671 F.2d 1173
1982-1 Trade Cases 64,574, 46 P.U.R.4th 182
CITY OF KIRKWOOD, a Municipal Corporation, Appellant,
UNION ELECTRIC COMPANY, a Corporation, Appellee.
United States Court of Appeals,
Submitted Nov. 10, 1981.
Decided March 4, 1982.
Charles F. Wheatley, Jr., argued, Don Charles Uthus, James Howard, Peter A. Goldsmith, Wheatley & Wollesen, Washington, D.C., Robert B. Hoemeke, Michael P. Casey, Evans, Hoemeke, Casey & Daly, St. Louis, Mo., for appellant City of Kirkwood.
Robert F. Schlafly, Charles G. Siebert, argued, Ann E. Buckley, Schlafly, Griesedieck, Ferrell & Toft, St. Louis, Mo., for appellee Union Elec. Co.
Before HENLEY and ARNOLD, Circuit Judges, and NICHOL*, Senior District Judge.
ARNOLD, Circuit Judge.
The plaintiff, City of Kirkwood, Missouri (Kirkwood), appeals from the District Court's order granting summary judgment in this antitrust action to the defendant, Union Electric Company (UE). Kirkwood, which buys electricity from UE, alleges that UE violated the antitrust laws1 primarily through creating and maintaining an anti-competitive "price squeeze." The principal issue on appeal is whether the District Court was correct in concluding that the alleged price squeeze is protected from antitrust attack by the exclusive jurisdiction of certain state and federal regulatory agencies, the filed-rate doctrine, the state-action doctrine, and the Noerr-Pennington doctrine. We do not agree that UE is immunized from antitrust liability by any of these doctrines, and therefore we reverse.
Kirkwood is a municipal corporation which sells electric power at retail to customers in approximately two-thirds of its geographical area. Kirkwood does not itself produce electricity, but instead buys it at wholesale from UE. UE is an electric utility which produces, transmits, and delivers electric power to both wholesale and retail customers in Missouri, Iowa, and Illinois. UE supplies all of Kirkwood's wholesale electric-power requirements and provides retail electric service to one-third of Kirkwood's area.2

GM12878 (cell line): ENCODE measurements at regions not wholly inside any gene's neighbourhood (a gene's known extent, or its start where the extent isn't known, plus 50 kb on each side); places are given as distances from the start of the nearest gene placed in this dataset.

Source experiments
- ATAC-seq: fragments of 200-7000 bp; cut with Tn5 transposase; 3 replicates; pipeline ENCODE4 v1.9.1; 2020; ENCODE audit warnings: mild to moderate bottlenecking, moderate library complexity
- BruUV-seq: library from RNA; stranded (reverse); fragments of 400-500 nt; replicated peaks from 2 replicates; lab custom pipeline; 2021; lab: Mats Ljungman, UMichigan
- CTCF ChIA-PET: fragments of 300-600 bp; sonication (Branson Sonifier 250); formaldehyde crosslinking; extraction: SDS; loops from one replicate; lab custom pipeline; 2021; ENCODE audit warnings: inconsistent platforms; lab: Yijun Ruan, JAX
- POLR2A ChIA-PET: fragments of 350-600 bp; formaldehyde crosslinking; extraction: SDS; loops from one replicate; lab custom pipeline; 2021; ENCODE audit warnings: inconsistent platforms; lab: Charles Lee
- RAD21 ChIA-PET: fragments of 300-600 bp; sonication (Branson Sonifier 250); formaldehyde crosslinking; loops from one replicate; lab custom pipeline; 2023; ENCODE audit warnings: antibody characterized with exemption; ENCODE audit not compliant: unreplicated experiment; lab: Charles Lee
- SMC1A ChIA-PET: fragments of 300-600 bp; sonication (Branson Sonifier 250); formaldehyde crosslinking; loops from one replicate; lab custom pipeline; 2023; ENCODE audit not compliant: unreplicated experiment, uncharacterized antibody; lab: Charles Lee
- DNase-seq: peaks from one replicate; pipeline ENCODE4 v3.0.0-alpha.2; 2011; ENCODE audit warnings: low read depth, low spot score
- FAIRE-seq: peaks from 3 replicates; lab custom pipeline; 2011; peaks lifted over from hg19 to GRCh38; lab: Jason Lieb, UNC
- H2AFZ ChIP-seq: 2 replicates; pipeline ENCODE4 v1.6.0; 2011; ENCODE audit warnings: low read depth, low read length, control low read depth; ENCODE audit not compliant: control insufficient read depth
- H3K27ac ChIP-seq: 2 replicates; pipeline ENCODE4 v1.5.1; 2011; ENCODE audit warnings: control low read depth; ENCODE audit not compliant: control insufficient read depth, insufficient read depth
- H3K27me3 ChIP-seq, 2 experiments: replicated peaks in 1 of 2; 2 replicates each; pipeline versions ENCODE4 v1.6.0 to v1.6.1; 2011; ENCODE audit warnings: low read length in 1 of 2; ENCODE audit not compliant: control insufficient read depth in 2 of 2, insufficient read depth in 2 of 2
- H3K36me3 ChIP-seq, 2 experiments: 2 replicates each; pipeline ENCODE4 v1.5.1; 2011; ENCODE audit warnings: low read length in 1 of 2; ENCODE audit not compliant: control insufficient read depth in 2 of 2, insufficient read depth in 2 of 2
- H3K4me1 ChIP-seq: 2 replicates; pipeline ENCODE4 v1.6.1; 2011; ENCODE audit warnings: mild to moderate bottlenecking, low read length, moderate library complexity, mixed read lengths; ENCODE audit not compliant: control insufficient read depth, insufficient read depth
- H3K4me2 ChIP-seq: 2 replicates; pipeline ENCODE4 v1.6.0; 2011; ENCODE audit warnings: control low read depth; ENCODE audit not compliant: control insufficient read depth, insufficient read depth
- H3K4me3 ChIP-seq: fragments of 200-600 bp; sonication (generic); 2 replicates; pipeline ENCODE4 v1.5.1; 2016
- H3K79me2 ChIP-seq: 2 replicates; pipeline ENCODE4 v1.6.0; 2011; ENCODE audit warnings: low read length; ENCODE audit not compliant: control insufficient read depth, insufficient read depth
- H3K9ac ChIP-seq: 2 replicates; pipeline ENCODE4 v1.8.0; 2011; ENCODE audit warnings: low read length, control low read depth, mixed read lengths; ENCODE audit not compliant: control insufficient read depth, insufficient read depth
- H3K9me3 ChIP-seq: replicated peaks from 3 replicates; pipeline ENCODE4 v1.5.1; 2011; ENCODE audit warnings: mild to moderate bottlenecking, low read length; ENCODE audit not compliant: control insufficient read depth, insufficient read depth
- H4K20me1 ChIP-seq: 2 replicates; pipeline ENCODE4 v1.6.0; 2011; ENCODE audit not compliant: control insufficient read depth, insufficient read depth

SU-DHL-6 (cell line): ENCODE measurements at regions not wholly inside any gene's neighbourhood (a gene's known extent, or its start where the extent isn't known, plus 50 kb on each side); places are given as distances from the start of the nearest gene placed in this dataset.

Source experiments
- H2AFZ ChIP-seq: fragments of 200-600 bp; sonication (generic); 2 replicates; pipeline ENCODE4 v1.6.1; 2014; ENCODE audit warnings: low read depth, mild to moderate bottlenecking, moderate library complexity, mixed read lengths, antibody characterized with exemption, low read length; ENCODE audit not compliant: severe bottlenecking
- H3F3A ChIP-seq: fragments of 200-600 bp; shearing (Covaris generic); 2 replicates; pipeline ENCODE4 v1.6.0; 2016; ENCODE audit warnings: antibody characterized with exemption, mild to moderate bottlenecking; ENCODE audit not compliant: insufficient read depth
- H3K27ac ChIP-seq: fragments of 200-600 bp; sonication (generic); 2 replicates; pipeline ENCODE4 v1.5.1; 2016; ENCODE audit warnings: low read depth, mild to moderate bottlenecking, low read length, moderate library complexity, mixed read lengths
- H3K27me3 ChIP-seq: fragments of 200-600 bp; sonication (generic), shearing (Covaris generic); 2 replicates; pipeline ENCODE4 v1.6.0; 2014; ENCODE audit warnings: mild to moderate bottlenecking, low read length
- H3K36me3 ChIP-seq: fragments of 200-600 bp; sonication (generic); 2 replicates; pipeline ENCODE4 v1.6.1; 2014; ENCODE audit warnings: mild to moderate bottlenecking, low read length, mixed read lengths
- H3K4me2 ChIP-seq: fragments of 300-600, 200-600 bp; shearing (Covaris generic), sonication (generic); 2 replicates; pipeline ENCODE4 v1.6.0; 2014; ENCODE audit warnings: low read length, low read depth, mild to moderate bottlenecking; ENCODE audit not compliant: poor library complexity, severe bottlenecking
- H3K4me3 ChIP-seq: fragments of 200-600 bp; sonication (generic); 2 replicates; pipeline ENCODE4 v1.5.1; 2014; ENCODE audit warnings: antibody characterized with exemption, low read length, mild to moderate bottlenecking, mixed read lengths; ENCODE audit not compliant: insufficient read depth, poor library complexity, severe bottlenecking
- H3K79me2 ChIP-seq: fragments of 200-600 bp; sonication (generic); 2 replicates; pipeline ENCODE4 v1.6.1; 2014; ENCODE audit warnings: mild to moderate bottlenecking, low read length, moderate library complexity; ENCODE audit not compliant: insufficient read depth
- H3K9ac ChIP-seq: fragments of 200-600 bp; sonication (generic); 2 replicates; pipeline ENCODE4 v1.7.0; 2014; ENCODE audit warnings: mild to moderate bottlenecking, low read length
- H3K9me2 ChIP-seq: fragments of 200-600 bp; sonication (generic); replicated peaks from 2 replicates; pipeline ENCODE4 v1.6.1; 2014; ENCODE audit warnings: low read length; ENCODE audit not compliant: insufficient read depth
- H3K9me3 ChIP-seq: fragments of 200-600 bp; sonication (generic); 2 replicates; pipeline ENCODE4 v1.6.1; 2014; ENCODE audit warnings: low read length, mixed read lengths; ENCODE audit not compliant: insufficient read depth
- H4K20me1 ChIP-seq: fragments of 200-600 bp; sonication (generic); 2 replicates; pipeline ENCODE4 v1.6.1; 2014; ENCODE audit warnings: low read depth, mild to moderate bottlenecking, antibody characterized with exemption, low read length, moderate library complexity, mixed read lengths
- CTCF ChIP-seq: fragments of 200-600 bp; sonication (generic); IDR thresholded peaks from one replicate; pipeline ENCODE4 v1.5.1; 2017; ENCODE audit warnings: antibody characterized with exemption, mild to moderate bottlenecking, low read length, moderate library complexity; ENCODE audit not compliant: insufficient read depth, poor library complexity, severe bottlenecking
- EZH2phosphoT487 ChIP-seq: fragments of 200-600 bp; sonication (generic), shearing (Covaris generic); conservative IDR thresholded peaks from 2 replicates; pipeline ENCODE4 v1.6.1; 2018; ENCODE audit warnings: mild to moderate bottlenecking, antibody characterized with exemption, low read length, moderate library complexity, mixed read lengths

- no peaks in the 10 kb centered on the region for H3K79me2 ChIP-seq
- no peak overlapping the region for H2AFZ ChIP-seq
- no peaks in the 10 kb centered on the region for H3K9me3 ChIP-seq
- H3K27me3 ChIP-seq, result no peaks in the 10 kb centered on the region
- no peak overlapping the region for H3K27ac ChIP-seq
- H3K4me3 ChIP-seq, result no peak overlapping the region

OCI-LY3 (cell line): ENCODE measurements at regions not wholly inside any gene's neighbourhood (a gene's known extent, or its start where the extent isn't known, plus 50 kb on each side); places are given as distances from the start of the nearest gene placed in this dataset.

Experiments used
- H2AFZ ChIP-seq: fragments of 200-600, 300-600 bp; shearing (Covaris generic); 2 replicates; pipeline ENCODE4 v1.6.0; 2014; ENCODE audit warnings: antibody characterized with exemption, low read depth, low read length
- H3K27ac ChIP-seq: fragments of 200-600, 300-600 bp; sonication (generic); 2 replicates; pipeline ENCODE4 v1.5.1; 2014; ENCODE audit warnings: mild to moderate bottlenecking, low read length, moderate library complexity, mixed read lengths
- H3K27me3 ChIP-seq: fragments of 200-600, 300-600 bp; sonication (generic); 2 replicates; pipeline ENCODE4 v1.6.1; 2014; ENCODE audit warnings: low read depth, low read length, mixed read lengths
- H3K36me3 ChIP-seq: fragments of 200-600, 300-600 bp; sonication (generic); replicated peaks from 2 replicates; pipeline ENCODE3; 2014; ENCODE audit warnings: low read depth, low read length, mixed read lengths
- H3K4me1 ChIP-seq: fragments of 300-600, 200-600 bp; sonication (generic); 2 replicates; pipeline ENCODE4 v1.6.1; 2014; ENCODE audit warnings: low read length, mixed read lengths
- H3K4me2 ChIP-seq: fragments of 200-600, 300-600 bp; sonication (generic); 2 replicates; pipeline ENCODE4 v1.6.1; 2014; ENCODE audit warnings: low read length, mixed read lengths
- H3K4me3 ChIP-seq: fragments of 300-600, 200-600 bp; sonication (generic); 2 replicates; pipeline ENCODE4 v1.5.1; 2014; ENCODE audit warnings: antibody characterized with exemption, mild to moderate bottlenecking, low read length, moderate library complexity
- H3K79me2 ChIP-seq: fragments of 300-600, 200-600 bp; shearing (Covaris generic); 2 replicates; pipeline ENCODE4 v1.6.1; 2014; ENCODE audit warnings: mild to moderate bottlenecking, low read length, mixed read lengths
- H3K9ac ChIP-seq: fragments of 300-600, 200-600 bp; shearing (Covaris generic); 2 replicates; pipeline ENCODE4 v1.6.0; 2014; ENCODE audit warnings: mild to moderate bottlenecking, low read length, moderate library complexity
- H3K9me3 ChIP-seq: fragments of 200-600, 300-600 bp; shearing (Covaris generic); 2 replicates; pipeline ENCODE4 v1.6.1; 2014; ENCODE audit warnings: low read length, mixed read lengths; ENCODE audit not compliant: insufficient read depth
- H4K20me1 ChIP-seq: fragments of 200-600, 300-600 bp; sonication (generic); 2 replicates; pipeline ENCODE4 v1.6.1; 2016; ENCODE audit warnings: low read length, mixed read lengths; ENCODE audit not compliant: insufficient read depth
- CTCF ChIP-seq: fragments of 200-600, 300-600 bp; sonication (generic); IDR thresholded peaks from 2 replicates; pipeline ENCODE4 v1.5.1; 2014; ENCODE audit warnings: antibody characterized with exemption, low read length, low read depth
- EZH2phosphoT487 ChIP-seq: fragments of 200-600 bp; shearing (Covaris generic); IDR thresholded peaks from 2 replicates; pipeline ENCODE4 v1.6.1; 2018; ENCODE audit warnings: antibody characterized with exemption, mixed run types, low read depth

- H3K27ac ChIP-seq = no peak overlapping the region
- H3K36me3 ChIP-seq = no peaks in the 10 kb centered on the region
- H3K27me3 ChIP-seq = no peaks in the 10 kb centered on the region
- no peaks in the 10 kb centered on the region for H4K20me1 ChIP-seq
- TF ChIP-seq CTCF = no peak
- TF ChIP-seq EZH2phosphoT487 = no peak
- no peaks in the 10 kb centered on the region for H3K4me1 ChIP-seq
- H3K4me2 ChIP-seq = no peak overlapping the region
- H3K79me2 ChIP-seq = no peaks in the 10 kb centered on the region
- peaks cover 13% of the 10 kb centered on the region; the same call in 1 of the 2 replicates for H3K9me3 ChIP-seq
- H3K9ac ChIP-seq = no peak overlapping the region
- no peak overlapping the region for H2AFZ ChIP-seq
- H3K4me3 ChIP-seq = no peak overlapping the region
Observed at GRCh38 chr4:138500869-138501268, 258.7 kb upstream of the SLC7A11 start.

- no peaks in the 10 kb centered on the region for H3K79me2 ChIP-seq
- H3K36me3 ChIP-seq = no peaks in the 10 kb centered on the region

UE's wholesale and retail rates are each subject to governmental regulation. Under the Federal Power Act, 16 U.S.C. §§ 824 et seq. (1974), the Federal Energy Regulatory Commission (FERC)3 regulates wholesale sales of electric power in interstate commerce, such as the sales from UE to Kirkwood. The FERC is required to ensure that all rates and charges within its jurisdiction are just and reasonable. 16 U.S.C. § 824d(a). Whenever it finds a rate to be discriminatory or preferential, it must determine and impose a reasonable rate. 16 U.S.C. § 824e(a). When a utility desires to increase (or decrease) its wholesale rates, it must file a proposed rate schedule with the FERC. Implementation of the increase may be suspended for up to seven months, 16 U.S.C. § 824d(d), (e), but if the FERC delays action on a proposal for more than seven months, it automatically goes into effect, subject to refund if the FERC later determines the increase to be unlawful.